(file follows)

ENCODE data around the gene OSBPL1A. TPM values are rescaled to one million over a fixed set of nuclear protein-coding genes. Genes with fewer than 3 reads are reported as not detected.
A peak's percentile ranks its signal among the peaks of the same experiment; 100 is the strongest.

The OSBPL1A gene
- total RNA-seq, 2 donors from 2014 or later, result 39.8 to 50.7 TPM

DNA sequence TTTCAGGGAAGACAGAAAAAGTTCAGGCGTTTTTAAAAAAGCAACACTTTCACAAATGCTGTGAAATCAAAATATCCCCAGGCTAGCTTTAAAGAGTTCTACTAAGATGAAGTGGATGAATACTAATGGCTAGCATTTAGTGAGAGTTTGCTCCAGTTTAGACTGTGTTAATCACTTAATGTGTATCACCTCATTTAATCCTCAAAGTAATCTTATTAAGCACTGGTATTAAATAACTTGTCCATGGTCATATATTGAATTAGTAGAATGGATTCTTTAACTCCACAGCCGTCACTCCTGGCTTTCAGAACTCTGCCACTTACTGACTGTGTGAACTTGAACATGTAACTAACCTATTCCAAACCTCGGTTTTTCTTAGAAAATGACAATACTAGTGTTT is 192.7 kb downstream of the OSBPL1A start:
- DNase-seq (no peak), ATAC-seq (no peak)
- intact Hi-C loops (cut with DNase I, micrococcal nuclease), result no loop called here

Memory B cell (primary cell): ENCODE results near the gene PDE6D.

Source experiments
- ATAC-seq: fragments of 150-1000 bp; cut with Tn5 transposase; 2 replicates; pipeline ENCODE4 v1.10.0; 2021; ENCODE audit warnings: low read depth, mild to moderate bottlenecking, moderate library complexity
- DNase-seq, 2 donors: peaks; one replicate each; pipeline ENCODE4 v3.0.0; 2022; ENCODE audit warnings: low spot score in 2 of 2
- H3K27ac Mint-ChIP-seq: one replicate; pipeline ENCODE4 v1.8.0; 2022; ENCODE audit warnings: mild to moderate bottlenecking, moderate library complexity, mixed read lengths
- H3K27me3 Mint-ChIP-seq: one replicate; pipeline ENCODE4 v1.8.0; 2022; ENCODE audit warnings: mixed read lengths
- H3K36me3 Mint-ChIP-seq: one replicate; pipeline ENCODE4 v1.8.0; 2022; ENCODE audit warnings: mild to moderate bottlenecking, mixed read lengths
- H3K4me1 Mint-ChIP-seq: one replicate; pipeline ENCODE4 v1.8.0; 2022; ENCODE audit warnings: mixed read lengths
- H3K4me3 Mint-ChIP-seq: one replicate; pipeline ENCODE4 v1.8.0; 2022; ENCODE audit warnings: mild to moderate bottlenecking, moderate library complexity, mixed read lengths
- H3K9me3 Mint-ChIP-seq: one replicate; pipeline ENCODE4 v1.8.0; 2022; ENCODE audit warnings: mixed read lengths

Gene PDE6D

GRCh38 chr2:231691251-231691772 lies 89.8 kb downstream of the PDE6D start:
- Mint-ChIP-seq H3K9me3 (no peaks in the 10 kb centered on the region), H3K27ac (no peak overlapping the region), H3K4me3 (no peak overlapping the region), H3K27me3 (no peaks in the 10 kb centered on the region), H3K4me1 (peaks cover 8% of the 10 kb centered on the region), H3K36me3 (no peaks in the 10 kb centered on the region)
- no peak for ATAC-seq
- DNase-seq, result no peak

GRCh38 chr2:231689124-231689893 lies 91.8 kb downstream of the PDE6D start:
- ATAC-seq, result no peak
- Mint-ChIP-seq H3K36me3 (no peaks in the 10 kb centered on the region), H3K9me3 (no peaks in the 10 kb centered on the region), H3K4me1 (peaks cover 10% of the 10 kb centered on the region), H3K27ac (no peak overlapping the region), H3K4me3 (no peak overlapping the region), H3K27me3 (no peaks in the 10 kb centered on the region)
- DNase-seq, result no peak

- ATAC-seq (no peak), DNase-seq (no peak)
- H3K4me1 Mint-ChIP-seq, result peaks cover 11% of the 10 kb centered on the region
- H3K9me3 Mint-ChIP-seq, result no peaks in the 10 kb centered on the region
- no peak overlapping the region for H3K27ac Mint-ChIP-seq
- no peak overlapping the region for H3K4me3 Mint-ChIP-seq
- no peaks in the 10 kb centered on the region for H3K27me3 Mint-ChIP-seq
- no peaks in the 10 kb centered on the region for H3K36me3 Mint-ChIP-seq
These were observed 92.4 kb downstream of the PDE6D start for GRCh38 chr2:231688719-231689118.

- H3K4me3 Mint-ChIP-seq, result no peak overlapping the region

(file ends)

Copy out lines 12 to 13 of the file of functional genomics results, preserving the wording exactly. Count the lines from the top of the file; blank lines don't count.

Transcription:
- H3K27ac Mint-ChIP-seq: one replicate; pipeline ENCODE4 v1.8.0; 2022; ENCODE audit warnings: mild to moderate bottlenecking, moderate library complexity, mixed read lengths
- H3K27me3 Mint-ChIP-seq: one replicate; pipeline ENCODE4 v1.8.0; 2022; ENCODE audit warnings: mixed read lengths